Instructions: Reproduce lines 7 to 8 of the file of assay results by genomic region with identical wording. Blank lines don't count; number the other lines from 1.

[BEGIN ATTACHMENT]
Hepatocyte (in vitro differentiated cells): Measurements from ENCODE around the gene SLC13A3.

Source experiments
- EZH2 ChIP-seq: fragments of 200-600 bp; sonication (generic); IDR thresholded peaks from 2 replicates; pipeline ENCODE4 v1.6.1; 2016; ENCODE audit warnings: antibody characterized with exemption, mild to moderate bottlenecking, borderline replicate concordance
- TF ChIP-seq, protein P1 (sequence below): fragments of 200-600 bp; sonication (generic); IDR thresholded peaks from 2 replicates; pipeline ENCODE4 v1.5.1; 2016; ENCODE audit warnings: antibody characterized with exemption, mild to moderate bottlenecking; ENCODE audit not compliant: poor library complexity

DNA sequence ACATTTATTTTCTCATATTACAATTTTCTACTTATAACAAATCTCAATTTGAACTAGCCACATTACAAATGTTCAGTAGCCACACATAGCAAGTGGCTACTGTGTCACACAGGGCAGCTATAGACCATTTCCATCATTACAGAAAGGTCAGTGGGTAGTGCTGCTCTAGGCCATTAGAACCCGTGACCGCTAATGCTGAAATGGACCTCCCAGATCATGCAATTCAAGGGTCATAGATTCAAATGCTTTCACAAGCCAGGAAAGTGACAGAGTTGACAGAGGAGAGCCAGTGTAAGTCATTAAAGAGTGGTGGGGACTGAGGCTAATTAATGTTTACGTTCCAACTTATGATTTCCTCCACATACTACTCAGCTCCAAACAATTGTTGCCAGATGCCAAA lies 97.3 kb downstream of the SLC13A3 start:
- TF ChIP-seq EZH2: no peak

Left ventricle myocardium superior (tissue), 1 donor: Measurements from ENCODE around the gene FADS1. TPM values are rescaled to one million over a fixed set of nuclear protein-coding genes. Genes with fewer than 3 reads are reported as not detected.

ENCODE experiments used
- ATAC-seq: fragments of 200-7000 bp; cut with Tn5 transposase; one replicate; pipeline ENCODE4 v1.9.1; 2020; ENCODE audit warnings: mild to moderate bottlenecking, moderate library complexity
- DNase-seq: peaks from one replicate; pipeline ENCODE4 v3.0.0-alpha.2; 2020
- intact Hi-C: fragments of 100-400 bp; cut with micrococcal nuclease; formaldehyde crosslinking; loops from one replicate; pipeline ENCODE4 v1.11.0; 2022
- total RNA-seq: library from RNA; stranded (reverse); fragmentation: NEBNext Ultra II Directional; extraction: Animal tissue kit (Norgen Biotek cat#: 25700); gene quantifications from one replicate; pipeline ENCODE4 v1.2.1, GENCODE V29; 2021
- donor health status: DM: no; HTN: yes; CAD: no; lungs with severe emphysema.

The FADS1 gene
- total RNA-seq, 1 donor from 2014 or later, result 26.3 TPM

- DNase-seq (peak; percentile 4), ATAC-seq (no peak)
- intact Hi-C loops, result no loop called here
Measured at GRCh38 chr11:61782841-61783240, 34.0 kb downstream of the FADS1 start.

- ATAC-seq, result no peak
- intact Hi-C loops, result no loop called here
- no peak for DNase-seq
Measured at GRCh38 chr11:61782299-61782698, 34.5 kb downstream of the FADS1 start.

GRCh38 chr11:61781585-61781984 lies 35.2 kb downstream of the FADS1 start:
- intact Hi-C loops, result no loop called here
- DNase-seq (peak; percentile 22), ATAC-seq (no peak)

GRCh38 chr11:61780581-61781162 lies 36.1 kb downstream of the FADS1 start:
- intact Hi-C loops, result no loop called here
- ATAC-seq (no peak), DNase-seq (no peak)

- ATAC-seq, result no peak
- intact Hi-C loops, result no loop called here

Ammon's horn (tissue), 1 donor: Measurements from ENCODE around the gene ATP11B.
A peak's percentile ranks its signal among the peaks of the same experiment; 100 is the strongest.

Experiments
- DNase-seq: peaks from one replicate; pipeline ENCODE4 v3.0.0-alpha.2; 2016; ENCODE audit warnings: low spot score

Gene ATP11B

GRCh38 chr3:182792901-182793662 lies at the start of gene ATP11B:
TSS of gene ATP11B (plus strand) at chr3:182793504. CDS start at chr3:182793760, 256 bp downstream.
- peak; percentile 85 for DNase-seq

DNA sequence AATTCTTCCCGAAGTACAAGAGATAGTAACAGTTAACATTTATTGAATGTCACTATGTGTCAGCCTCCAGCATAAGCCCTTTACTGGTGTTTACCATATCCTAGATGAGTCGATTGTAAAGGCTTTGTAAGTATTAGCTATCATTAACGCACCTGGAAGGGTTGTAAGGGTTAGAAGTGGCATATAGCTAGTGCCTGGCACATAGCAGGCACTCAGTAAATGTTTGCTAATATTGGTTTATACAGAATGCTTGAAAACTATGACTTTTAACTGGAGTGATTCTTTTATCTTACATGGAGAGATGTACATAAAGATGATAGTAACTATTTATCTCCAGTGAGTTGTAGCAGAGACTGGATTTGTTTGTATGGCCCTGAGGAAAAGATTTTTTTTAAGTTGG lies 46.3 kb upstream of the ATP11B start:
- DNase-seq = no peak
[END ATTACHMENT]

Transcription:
Left ventricle myocardium superior (tissue), 1 donor: Measurements from ENCODE around the gene FADS1. TPM values are rescaled to one million over a fixed set of nuclear protein-coding genes. Genes with fewer than 3 reads are reported as not detected.

ENCODE experiments used